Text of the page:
When you stop and think about it, the human species is the ultimate variety pack. We embody a collection of physical features in a staggering array of combinations. In all their diverse glory, though, most people are dissatisfied with at least one of their features. Some want a smaller nose or a flatter stomach. Others want to be taller or to have bigger muscles. Some yearn for thick, luscious hair, while others dream of a movie star smile. Despite these insecurities, people generally go on living their lives.
But what if these insecurities have a crippling effect? What if your imperfections cause you so much distress that it consumes you? What would you do if you saw yourself as a repulsive, disfigured anomaly?
This is the warped logic of body dysmorphic disorder, or BDD. NCBI describes BDD as a “distressing or impairing preoccupation with an imagined defect in appearance . . . in which patients are completely convinced that they appear ugly or abnormal” (Bjornsson, Didie & Phillips, 2010). BDD “is [also] associated with marked impairment in psychosocial functioning, notably poor quality of life, and high suicidality rates” (Bjornsson, et al., 2010).
In other words, it’s not just a simple case of low self-esteem. It is a perpetual state of a warped reality in which you cannot trust your own perception of yourself.
I don’t think I have any idea what I really look like. I see skin that is blotchy, uneven, and bumpy. I don’t understand why people don’t see the unsightly texture. I see a face that is swollen and distorted, but no one else sees it. I see a pointed witch nose and hopelessly thin lips. I see a misshapen chin, a grotesquely massive body, and a repulsive smile. But no one else sees it. I could swear that don’t have BDD at all. I could swear that this is just what I look like.
There is no cure for body dysmorphic disorder, but there is hope. No one has to suffer through the disorder alone and without help. In fact, there are a number of promising options for those with BDD:
- Support groups: A group setting allows people to “share their stories, experiences, and lives in a way that helps reduce isolation and loneliness” (Find Support Groups, 2016).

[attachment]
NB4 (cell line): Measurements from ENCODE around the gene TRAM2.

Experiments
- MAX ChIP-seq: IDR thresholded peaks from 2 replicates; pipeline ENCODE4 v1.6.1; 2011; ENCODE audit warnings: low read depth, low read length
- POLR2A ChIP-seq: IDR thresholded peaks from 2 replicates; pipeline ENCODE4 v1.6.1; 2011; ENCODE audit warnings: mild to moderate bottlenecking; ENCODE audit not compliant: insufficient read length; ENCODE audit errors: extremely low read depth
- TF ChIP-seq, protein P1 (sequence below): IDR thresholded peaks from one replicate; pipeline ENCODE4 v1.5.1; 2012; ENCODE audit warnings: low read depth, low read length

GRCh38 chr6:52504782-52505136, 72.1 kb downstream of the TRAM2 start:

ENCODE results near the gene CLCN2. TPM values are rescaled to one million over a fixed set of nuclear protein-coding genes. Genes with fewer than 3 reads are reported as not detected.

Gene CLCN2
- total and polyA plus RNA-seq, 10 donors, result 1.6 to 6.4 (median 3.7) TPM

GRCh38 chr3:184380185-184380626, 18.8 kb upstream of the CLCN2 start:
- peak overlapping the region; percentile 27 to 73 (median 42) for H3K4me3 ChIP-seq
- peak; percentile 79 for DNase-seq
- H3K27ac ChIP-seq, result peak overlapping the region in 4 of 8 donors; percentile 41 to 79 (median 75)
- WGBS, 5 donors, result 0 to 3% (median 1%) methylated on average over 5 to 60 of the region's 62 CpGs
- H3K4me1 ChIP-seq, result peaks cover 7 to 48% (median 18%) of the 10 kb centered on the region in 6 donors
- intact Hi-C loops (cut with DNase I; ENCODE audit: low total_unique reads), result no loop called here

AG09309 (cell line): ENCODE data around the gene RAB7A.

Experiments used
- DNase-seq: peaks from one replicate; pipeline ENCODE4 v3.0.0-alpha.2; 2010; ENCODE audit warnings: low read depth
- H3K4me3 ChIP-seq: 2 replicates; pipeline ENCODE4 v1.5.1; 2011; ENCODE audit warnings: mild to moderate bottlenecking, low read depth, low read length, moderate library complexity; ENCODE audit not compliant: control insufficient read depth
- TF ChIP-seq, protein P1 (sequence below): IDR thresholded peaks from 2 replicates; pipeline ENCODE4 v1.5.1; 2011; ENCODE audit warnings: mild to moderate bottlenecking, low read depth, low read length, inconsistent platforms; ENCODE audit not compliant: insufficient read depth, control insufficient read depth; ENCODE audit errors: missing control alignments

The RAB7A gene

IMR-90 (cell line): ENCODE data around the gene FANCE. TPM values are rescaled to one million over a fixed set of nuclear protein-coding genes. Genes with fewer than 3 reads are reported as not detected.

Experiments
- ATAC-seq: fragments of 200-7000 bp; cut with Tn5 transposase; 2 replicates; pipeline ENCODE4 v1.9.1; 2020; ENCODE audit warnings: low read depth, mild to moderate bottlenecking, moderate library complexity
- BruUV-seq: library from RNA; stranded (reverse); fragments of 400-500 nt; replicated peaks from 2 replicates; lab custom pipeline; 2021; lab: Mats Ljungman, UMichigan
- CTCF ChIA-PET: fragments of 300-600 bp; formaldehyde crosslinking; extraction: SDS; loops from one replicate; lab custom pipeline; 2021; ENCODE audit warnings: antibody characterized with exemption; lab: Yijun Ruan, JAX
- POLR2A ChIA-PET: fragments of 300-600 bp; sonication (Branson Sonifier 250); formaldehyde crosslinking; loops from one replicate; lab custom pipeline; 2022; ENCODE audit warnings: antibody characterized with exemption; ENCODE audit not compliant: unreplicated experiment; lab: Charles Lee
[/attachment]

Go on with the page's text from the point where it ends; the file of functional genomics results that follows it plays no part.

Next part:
- Therapy: Dialectical behavioral therapy focuses on validating “uncomfortable thoughts, feelings and behaviors, thus enabling change” (Freedman & Duckworth, 2013).
- Relaxation: Indulge in an activity that brings you happiness. Try meditation, yoga, listening to music, snuggling with your pet, or calling a friend. Taking time for yourself can give you a sense of peace and help ease BDD symptoms.
- Acceptance and Healing: It may take some time to find what works for you. But it will happen. It takes hard work and perseverance, but BDD doesn’t have to win.
Body dysmorphic disorder will always be a part of me. I will have tolerable days and dark days. I will have moments of joy and moments of despair. BDD is woven into the very fabric of who I am. But it does get better. A therapist can guide me through the darkness, while my loved ones can offer support and validation. I need you to understand and accept my disease. I need you to understand and accept me. I need you to love me for who I am. In the end, isn’t that what we all want?
Bjornsson, A. S., Didie, E. R., & Phillips, K. A. (2010, June). Body dysmorphic disorder. National Center for Biotechnology Information, 12(2), 221-232. Retrieved August 8, 2016, from http://www.ncbi.nlm.nih.gov/pmc/articles/PMC3181960/
Find Support Groups. (2016). Retrieved August 30, 2016, from http://www.mentalhealthamerica.net/find-support-groups
Freeman, J. L., M.D., & Duckworth, K., M.D. (2013, February). Dialectical Behavior Therapy FACT SHEET. Retrieved August 30, 2016, from https://www2.nami.org/factsheets/DBT_factsheet.pdf
Phillips, K. A., & Hollander, E. (2008, March 5). Treating Body Dysmorphic Disorder with Medication: Evidence, Misconceptions, and a Suggested Approach. National Center for Biotechnology Information, 5(1), 13-27. doi:10.1016/j.bodyim.2007.12.003